stantinople, Armenia, and Khorassan, where he was made a slave but was rescued by Abbas Mirza. Undaunted, he traversed Bokhara, Balkh, and reached Kábul, emerging from Central Asia in a state of nudity after having been plundered and compelled to march six hundred miles without clothing. From Ludiána he went to Calcutta in a palanquin, preaching at a hundred and thirty stations on his way. At Simla Lady William Bentinck told him that, though she had convinced the governor-general's court that he was not mad, she could not persuade them that he was not an enthusiast; to which he replied, ‘I hope I am an enthusiast drunk with the love of God.’ After visiting Kashmir he was seized with cholera near Madras. On his recovery he went to Pondicherry in a palanquin, visited the mission in Tinnevelli, and proceeded by Goa to Bombay. He returned westward by Egypt and Malta. In 1836 he journeyed to Abyssinia, where he found at Axum Samuel Gobat, afterwards bishop of Jerusalem. He conveyed Gobat, who was very ill, to Jiddah, and then proceeded to Sana in Yemen, where he visited the Rechabites and Wahabites. After visiting Bombay he went on to the United States, where he preached before congress and received the degree of D.D. at Annapolis in Maryland. In 1837 he was ordained deacon by the bishop of New Jersey, and in 1838 priest by the bishop of Dromore. In the same year he was instituted rector of Linthwaite in Yorkshire. In 1843 he made a second journey to Bokhara in order to ascertain the fate of Lieutenant-colonel Charles Stoddart [q. v.] and of Captain Arthur Conolly [q. v.] He was sent out by a committee formed in London by Captain John Grover, which raised 500l. for his journey. His mission involved him in the gravest peril, for Stoddart and Conolly had already been executed, and their executioner was sent to despatch Wolff also. He escaped almost miraculously, and brought to England the first authentic news of the fate of the two officers. After his return, on 11 April 1845, he published in London and New York a ‘Narrative of a Mission to Bokhara to ascertain the Fate of Colonel Stoddart and Captain Conolly’ (2 vols. 8vo), which reached a seventh edition in 1852 (Edinburgh, 8vo). Portions of his journal were published in the ‘Athenæum’ between 1844 and 1845 during the expedition. In 1845 he was presented to the vicarage of Ile Brewers in Somerset, where he died on 2 May 1862, while contemplating a new and wider missionary journey (cf. Dr. Wolff's New Mission, 1860). He was twice married: first, on 6 Feb. 1827, to Georgiana Mary, sixth daughter of Horatio Walpole, second earl of Orford (of the second creation). By her he had a son, Sir Henry Drummond Wolff, G.C.B. (1830–1908), named after his earliest English friend. She died on 16 Jan. 1859, and on 14 May 1861 he married, secondly, Louisa Decima, youngest daughter of James King (1767–1842) of Staunton Court, Herefordshire, rector of St. Peter-le-Poer, London.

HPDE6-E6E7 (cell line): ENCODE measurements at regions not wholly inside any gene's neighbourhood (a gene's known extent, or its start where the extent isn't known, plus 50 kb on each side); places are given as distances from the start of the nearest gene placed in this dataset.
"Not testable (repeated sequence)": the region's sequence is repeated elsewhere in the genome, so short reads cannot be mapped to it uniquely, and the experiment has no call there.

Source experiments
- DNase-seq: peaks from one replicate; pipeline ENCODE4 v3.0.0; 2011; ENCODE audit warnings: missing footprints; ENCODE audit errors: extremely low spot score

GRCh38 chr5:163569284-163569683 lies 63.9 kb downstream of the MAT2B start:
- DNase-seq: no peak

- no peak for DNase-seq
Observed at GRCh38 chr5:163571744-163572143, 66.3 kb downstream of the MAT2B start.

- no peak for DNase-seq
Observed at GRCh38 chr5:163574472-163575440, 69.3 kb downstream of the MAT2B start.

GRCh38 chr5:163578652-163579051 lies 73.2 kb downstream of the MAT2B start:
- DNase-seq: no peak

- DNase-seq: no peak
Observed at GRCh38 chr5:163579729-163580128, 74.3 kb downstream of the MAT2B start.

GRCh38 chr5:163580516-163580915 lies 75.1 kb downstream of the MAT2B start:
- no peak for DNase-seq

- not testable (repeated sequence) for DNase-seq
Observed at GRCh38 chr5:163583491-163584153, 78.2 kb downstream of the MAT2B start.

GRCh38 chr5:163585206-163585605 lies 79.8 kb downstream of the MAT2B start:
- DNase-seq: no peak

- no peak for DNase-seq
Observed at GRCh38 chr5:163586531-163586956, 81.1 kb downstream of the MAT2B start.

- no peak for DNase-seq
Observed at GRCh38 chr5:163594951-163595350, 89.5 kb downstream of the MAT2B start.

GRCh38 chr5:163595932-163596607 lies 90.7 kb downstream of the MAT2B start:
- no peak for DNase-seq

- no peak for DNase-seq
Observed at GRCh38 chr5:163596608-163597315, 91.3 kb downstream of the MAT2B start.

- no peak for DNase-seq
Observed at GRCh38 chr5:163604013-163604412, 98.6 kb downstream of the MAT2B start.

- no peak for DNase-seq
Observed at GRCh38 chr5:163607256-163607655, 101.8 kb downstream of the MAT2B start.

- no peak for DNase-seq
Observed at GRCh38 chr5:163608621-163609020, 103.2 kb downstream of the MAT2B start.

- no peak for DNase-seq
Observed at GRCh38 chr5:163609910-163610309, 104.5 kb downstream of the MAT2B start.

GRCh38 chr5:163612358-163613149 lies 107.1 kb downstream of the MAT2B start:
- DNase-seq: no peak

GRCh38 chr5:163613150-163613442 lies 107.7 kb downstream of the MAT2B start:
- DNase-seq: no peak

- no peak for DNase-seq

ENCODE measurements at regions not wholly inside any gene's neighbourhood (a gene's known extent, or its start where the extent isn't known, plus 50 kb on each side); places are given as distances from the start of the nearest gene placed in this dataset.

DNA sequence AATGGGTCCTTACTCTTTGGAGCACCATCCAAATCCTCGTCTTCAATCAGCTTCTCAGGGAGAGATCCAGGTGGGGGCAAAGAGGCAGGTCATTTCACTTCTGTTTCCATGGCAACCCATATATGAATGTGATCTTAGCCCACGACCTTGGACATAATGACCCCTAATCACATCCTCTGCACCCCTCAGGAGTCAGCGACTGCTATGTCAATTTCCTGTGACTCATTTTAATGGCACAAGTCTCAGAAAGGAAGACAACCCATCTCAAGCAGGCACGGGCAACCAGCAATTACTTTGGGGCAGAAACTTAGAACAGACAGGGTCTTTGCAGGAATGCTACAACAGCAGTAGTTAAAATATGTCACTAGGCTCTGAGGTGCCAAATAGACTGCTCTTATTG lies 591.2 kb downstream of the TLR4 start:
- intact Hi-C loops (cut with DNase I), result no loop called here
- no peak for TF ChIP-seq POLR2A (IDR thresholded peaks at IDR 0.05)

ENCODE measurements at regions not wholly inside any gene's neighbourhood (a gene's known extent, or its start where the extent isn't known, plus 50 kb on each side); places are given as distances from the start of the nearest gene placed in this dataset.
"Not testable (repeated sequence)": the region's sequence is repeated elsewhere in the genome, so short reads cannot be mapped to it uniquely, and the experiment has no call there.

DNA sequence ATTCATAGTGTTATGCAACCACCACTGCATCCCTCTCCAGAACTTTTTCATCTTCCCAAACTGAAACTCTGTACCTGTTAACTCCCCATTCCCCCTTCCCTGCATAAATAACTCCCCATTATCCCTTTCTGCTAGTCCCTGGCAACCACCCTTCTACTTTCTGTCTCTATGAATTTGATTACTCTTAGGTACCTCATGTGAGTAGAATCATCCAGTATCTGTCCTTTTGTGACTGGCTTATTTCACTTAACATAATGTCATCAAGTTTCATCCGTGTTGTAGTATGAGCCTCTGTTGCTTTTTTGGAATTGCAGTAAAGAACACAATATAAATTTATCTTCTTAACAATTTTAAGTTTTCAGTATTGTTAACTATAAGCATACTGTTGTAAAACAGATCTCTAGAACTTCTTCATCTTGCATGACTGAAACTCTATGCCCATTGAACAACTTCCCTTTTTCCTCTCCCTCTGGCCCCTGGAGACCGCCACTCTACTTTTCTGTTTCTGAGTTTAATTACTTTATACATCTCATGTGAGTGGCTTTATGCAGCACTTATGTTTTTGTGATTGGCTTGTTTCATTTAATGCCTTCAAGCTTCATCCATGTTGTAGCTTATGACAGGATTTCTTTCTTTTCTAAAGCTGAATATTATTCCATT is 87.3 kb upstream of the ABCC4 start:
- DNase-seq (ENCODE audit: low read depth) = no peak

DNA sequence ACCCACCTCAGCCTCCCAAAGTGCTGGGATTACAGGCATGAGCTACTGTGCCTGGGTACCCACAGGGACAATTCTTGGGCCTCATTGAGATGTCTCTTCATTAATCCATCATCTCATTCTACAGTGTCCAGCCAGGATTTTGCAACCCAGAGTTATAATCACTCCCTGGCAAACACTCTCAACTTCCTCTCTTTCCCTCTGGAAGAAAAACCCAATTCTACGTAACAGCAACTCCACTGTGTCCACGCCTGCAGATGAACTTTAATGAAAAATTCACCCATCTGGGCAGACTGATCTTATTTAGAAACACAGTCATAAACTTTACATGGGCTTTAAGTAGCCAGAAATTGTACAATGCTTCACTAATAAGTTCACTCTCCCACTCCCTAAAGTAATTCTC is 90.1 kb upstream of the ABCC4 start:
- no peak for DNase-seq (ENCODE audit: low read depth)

Wolff was a singular personality. At home in any kind of society in Europe or Asia, he fascinated rather than charmed by his extraordinary vitality and nervous energy. He signed himself ‘Apostle of our Lord Jesus Christ for Palestine, Persia, Bokhara, and Balkh,’ and styled himself the Protestant Xavier. Xavier, indeed, was his constant model, and he ‘lamented that he had not altogether followed that missionary in the matter of celibacy, such was the sorrow that their separation, by his frequent wanderings, brought on Lady Georgiana and himself’ (Smith, Life of Wilson, p. 124).
Besides the work already mentioned, Wolff was the author of: 1. ‘Sketch of the Life and Journal of Joseph Wolff,’ Norwich 1827, 12mo. 2. ‘Missionary Journal and Memoir,’ ed. John Bayford, London, 1824, 8vo; 2nd edit. 1827–9, 3 vols. 8vo. 3. ‘Journal of Joseph Wolff for 1831,’ London, 1832, 8vo. 4. ‘Researches and Missionary Labours among the Jews, Mohammedans, and other Sects between 1831 and 1834,’ Malta, 1835, 8vo; 2nd edit. London, 1835, 8vo. 5. ‘Journal of Joseph Wolff, containing an Account of his Missionary Labours from 1827 to 1831, and from 1835 to 1838,’ London, 1839, 8vo. 6. ‘Travels and Adventures of Joseph Wolff,’ London, 1860, 2 vols. 8vo; 2nd edit. 1861; translated into German in 1863.[Wolff's Works; Gent. Mag. 1862, ii. 107–9; Burke's Peerage, s.v. ‘Orford;’ Burke's Landed Gentry, s.v. ‘King;’ Joseph Leech's Church-goer, 1847, i. 233–41; Memoir of Bishop Gobat, 1884, pp. 177–80; Smith's Life of Wilson of Bombay, 1878, pp. 251–2.]
WOLLASTON, FRANCIS (1731–1815), author, born on 23 Nov. 1731, was the eldest son of Francis Wollaston (1694–1774) by his wife Mary (1702–1773), eldest daughter of John Francis Fauquier, and sister of Francis Fauquier [q. v.], the writer on finance. William Wollaston [q. v.] was his grandfather. During his earlier years he received much friendly assistance in his studies from Daniel Wray [q. v.] (Nichols, Illustr. of Lit. Hist. i. 12). He was educated at Sidney-Sussex College, Cambridge, matriculating in June 1748, and graduating LL.B. in 1754.